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Composite land use impacts on water quality on a diversely developed watershedAuthor(s): Peter J. Gowen
Source: Fort Collins, CO: Colorado State University. 112 p. Thesis.
Publication Series: Theses
Station: Rocky Mountain Research Station
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DescriptionThe purpose of this study was to assess the composite land use effects on water quality on a diversely developed tributary to the South Platte River in the Colorado Front Range. Data were collected over a two-year period to assess impacts of mountain home development, grazing and lake-based recreation on suspended solids, specific conductance, total dissolved solids, nitrate, chloride, fecal coliform and fecal streptococcal bacteria. Four specific treatment areas were evaluated for both their local and composite impact on the selected constituents. Treatments included grazing, road-fill encroachment, lake-based recreation and extended primary sewage treatment. Additional sites were selected to characterize the water quality of strategic locations in the watershed. Cluster analysis was employed to aid the interpretation of the composite land use effects on water quality. Findings at the four treatment sites showed significant increases in fecal streptococcal bacteria densities at the grazing sites, considerable suspended solids delivered to the creek during runoff events at the road sites, no substantial effect on stream water quality from lake-based recreation and significant increases in suspended solids, total dissolved solids, specific conductance, nitrate and chloride at the sewage lagoon treatment sites. Differences in the composite land use effects on water quality could only be discerned by comparing the water quality of the tributaries to the main stream. Water quality differences related to land use were found with suspended solids, nitrates, chlorides, fecal coliform and fecal streptococcal bacteria. No substantial differences in water quality were found between the three clusters on the Trout Creek main stem. General water quality of the watershed was good and no serious water quality problems were indicated.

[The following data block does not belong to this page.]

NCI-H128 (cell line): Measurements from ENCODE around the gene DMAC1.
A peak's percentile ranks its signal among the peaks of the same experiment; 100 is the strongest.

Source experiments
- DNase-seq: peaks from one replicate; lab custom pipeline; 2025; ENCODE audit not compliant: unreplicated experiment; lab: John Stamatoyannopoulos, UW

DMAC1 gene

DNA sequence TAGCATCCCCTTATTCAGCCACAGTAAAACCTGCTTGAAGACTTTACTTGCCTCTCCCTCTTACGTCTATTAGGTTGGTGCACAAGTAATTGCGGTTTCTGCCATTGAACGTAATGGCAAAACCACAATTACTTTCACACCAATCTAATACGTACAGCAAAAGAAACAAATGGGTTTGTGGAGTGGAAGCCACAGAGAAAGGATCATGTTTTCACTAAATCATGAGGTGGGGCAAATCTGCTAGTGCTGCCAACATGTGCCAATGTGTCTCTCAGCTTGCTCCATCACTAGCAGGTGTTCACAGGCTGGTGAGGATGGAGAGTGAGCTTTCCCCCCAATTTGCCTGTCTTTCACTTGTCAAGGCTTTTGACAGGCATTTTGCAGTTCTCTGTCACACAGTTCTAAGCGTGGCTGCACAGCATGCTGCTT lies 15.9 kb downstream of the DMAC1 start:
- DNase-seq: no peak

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CitationGowen, Peter J. 1981. Composite land use impacts on water quality on a diversely developed watershed. Fort Collins, CO: Colorado State University. 112 p. Thesis.
Keywordswater quality, development, grazing, recreation, suspended solids
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